Pro Evolution Soccer 2013 review

Written by Max Anderton

September 21, 2012 | 15:03

Tags: #football #pes #pro-evolution-soccer #review

Companies: #konami

Pro Evolution Soccer 2013

Publisher: Konami
Platform: Xbox 360, PS3, PC
UK Price (as reviewed): £36.00 Incl. VAT
US Price (as reviewed): $59.96 Excl. Tax

Pro Evolution Soccer used to be the game for 'proper' football fans, the one with a sense of nuance and flow, the one that placed fluid gameplay over trifling things like official licenses, the one where playing as London FC instead of Chelsea didn't matter thanks to an understanding of what gives the beautiful game its name.

But in the last few years PES's attempts to evolve and build on what made the series great failed to keep up with the strides made by FIFA – in terms of both gameplay and presentation. Each year Konami would add new 'revolutionary' features, claiming the upcoming iteration would be its best yet, a 'return to its roots', and every year they failed to deliver. 

Pro Evolution Soccer 2013 review

PES 2012 made a decent stab at emerging from FIFA's shadow, but was still let down by erratic keepers, passing that often felt scripted, illogical off-ball runs and a ball that acted unnaturally, seemingly attached to your player's feet by invisible string.

With PES 2013 Konami once again promises a dramatic improvement in gameplay, placing the burden on three new features: PES FullControl, ProActiveAI and PlayerID. And whaddya know? This year's features don't just ignore type spacing and the rules of capital letter usage, this year they actually deliver on Konami's promise and address the major problems that have mired the series' last few efforts.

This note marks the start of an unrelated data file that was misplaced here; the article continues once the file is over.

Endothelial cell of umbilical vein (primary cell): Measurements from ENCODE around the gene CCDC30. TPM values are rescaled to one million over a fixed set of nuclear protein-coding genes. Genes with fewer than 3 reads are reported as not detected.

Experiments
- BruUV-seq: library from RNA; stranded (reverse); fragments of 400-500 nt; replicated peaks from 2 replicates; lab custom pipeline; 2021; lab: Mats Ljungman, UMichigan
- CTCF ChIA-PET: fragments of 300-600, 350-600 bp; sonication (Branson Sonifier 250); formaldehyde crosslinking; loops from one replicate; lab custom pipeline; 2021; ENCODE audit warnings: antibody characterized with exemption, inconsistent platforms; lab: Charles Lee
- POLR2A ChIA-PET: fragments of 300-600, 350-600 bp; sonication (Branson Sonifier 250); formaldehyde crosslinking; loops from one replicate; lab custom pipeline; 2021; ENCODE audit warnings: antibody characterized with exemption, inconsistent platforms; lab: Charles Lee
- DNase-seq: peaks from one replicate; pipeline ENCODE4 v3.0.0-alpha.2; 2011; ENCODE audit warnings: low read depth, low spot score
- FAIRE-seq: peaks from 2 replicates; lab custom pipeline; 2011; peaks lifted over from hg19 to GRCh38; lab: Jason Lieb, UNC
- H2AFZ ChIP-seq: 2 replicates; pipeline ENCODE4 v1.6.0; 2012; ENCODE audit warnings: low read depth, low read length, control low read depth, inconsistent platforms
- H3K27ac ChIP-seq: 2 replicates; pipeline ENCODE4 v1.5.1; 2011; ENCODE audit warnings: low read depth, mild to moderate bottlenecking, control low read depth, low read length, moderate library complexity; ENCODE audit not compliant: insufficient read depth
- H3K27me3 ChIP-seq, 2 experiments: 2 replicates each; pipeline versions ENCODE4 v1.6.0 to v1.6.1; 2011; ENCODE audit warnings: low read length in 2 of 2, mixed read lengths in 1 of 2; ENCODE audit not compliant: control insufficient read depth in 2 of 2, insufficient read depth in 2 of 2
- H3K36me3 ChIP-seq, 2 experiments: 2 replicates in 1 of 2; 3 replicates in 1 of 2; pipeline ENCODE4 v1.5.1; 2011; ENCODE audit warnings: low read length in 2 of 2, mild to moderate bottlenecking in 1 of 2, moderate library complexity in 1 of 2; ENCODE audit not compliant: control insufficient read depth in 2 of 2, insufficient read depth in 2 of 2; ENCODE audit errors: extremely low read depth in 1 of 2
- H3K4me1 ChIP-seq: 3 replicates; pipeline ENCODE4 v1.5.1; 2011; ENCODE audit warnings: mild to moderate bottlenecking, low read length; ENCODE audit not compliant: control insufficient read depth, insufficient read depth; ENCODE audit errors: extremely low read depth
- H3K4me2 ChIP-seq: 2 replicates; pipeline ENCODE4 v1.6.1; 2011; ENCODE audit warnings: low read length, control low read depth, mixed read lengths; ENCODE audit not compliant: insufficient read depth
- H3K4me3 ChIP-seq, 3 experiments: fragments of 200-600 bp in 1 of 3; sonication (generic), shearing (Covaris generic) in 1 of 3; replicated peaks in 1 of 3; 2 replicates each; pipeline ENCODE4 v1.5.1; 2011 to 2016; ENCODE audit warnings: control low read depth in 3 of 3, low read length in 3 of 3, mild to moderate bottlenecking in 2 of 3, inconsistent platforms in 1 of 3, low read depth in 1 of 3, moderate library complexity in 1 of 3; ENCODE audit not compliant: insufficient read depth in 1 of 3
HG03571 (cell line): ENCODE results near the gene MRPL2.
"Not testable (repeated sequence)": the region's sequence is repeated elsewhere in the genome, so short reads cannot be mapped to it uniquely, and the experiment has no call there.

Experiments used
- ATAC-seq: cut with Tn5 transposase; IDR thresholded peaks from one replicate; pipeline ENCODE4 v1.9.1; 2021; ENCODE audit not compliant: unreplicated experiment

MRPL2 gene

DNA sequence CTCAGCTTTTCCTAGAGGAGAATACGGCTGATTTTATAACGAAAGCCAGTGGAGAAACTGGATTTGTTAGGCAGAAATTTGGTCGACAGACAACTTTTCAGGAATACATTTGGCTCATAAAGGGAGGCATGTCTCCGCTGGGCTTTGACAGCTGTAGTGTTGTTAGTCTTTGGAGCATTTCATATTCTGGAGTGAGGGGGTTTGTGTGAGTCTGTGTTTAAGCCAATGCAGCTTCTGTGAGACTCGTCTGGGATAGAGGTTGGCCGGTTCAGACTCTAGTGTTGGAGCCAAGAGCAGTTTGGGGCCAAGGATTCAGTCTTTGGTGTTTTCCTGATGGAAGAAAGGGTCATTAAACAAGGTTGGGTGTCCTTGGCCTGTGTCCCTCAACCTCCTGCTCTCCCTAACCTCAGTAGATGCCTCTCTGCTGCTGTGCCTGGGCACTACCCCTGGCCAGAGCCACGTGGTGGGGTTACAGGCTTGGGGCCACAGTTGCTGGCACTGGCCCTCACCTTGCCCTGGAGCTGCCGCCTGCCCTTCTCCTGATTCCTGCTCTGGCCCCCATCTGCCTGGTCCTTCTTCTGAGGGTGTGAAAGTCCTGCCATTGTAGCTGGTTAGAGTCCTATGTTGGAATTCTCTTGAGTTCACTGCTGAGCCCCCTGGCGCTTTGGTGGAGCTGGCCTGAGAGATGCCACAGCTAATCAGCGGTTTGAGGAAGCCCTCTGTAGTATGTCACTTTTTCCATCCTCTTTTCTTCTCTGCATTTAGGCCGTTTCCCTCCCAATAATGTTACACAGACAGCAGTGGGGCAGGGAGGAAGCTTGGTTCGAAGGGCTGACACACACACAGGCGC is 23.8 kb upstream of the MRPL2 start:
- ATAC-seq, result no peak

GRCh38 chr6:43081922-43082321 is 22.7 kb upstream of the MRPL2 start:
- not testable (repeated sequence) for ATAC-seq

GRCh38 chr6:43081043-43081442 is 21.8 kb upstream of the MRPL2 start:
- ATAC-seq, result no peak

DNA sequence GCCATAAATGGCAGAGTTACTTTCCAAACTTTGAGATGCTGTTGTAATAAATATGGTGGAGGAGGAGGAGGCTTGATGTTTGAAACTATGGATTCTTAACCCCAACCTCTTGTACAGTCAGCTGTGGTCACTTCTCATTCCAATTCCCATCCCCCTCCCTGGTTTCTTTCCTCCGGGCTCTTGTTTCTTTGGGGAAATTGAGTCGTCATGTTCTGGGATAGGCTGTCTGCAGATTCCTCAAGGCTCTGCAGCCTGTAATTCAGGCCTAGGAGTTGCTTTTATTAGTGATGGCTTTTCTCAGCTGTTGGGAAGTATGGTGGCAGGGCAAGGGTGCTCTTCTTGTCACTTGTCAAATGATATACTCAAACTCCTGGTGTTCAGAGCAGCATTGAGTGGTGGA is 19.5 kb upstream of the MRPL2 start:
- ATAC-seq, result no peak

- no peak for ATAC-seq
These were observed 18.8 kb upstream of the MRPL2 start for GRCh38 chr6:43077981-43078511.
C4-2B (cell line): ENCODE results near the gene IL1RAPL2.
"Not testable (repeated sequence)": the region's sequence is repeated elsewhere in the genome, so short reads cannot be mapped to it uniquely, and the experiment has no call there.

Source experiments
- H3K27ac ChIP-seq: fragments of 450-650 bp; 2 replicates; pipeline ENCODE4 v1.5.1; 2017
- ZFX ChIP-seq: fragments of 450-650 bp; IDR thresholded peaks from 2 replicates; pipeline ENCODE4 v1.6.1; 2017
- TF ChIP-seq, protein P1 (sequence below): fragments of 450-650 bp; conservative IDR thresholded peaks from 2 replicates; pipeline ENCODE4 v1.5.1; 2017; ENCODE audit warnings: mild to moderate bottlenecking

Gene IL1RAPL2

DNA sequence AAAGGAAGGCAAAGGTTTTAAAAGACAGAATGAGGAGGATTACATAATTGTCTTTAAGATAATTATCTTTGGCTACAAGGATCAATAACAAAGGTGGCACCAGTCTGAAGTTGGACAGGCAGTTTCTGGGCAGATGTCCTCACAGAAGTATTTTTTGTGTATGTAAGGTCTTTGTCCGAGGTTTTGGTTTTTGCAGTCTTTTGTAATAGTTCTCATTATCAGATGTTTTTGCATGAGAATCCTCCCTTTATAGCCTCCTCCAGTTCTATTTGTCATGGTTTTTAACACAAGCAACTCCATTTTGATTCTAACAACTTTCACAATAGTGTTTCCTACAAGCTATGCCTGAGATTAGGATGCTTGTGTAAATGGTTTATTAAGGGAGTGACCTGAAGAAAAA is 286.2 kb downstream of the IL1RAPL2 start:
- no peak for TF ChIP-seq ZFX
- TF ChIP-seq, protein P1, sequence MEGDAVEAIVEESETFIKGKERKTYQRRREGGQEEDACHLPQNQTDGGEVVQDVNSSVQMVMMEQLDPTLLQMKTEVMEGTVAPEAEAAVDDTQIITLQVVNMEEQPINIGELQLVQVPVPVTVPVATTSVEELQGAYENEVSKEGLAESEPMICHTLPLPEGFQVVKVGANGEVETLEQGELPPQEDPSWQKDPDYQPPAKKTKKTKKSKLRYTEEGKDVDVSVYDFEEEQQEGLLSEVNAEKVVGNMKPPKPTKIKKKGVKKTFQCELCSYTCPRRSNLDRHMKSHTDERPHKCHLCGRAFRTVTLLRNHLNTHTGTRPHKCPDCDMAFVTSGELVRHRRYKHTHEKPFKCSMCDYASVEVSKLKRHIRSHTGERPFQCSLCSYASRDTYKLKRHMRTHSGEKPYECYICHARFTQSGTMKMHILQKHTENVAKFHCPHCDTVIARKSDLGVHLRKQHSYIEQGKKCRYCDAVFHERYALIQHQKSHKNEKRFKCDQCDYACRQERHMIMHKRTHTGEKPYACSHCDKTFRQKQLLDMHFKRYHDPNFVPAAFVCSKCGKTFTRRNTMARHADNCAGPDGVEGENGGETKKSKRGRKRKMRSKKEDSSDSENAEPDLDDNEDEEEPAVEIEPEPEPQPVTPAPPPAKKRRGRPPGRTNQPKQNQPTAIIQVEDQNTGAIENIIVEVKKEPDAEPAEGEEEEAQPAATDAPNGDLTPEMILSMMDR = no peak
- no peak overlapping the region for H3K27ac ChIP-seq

Pro Evolution Soccer 2013 review

PES FullControl does exactly what you'd hope – puts full control in the hands of the player. Passing and shooting is manual, letting you control power, direction and trajectory every time the ball leaves a player's feet. Hold left trigger and a small arrow over the player with the ball shows where it will go, letting you aim passes directly to your intended recipient, signaling an end to attacking movements cut short by the game misjudging your intentions. You can also choose players to send on runs and control movement of the player off the ball during one-twos.

The ball’s movements have also been drastically overhauled - no more string and a lot less predictability. This means your first touch has never been so important in a football game, and you can now choose to trap the ball with RT, flick it up for a volley by clicking the right analogue, or knock it on with a jab of the right stick. It’s a simple addition but one that brings an extra sense of autonomy to attacks, allowing you to create space and slow down play at the touch of a button, keeping defenders guessing while keeping control squarely in the player’s hands.
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